Global Gender Gap Index: the economic benefit of gender equality
Gender gap reduction involves new consumption model, but gaps remain large
Published by Marzia Moccia. .Consumption pattern Global economic trends
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Gender equality is an essential requirement for economic growth and social wellness. Ensuring social and economic development for around half of the world's population promotes economic competitiveness and productivity.
A recent publication by the IMF1 highlights that male and female workforce should be considered not perfectly replaceable, thanks to complementary skills that characterize each gender. Ensuring greater integration for the female component of the workforce helps to increase firm productivity, thanks to complementary skills provided, guaranteeing significant benefits on growth.
Through the Global Gender Gap Index, compiled annually since 2006 by the World Economic Forum, it is possible to compare 144 countries on the issue of gender disparity, according to criteria of participation in economic activity, participation in political activity, access to education, health and survival.
The index is a synthetic measure of the progress of a country in the fight against gender inequality, and expresses the percentage of the gap between men and women that the countries have filled. For this reason, the Gender Gap index is between 0 and 1: for example, if the index is equal to 0.5 the gender gap has been filled for 50%; if instead it is equal to 1 the integration is complete.
The following chart shows the evolution of the global Gender Gap index over the last few years. On average, in the 144 countries analyzed, the gap between genders has gradually decreased: in 2006 about 64.4% of the gap was filled, in 2016 the percentage rose to 68.3%. In the course of ten years, the global gender gap index declined by about 4 percentage points.
Global Gender Gap Index (2006-2016)
The gender inequality reduction has changed over time consumption habits of the female segment and the world trade data indirectly show new consumption trends.
However, in geographical terms the fight against gender inequality is heterogeneous. By comparing the score of the components
of the index for the cases of Italy and Iceland, it is possible to illustrate the differences that exist in fight against gender inequality, particularly for participation in economic and political activity.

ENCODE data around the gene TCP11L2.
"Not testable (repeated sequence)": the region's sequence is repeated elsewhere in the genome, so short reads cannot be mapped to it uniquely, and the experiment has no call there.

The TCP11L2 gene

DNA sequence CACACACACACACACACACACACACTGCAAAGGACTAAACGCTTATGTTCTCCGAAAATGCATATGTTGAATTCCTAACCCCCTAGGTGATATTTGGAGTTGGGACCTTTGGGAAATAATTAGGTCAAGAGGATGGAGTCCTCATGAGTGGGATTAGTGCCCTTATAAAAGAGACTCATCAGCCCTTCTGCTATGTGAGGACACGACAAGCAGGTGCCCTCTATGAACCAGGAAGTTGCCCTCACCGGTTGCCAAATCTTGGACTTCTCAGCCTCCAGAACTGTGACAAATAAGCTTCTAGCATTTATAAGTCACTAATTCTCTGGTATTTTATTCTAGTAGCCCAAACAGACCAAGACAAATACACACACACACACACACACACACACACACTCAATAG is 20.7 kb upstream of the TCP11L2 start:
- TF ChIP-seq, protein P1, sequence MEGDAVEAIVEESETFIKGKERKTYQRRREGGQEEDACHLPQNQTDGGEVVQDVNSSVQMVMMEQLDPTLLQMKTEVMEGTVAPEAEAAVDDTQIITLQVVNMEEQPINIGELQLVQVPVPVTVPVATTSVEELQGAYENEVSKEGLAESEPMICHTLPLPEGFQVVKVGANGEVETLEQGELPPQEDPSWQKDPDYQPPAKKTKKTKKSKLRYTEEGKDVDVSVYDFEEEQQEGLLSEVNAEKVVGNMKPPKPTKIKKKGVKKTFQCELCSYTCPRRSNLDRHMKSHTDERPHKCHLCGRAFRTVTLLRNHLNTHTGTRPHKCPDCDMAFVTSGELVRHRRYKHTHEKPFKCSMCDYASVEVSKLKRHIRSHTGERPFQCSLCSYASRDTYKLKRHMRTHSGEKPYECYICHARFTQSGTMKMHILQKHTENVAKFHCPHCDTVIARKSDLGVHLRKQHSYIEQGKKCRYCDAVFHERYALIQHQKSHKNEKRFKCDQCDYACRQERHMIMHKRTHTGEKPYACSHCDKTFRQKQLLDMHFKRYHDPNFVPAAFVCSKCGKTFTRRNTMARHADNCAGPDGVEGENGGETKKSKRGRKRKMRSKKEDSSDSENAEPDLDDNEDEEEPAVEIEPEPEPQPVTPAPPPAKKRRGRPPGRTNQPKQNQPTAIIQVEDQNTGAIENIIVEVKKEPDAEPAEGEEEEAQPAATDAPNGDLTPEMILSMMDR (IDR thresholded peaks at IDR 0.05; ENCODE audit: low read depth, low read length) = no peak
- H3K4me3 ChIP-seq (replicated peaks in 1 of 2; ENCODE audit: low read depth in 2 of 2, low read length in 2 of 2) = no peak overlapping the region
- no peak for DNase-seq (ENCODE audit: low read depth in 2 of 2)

The Gender Gap index is a synthetic measure of four components:
- Participation in economic activity.
It is a synthetic measure of three main variables: participation in economic activity, measured by the difference between the female and male employment rate, the differential in remuneration and the gap in career opportunities;
- Access to education.
Sub-index that expresses the differential of access to primary, secondary and tertiary education and also provides a measure of the female and male population literacy rate;
- Health and survival.
It consists of two indicators, a measure of a country's preference for male children and one of the existing gap in male and female life expectancy;
- Participation in political activity.
It summarizes the number of women involved in the political administration of central governments.
The radar chart compares the value of the score for Italy and Iceland, a virtuous country on the subject of gender equality.
The index for the two countries registers very similar values for education and health criteria, but Italy presents significantly lower values for female participation in economic and political activity criteria.
Gender Gap Index: comparison Italy vs. Iceland
Participation in economic activity
Iceland has filled about 81% of the existing gender gap in terms of participation in economic activity, while Italy only 57%. This means that in Italy a 43% differential should be filled to ensure gender equality.
Participation in political activity
The integration of the female component in the central political activity represents the measure with the lowest score for Italy: the gap is approximately equal to 67% in order to achieve gender equality, 39 percentage points higher than the Iceland.
Despite the progress made in recent years, gender gap remain large in economic and political participation. The awareness about the economic costs of a partial integration should be a warning to promote fight against disparity.
(1) International Monetary Fund: Economic Gains from Gender Inclusion: Even Greater than You Thought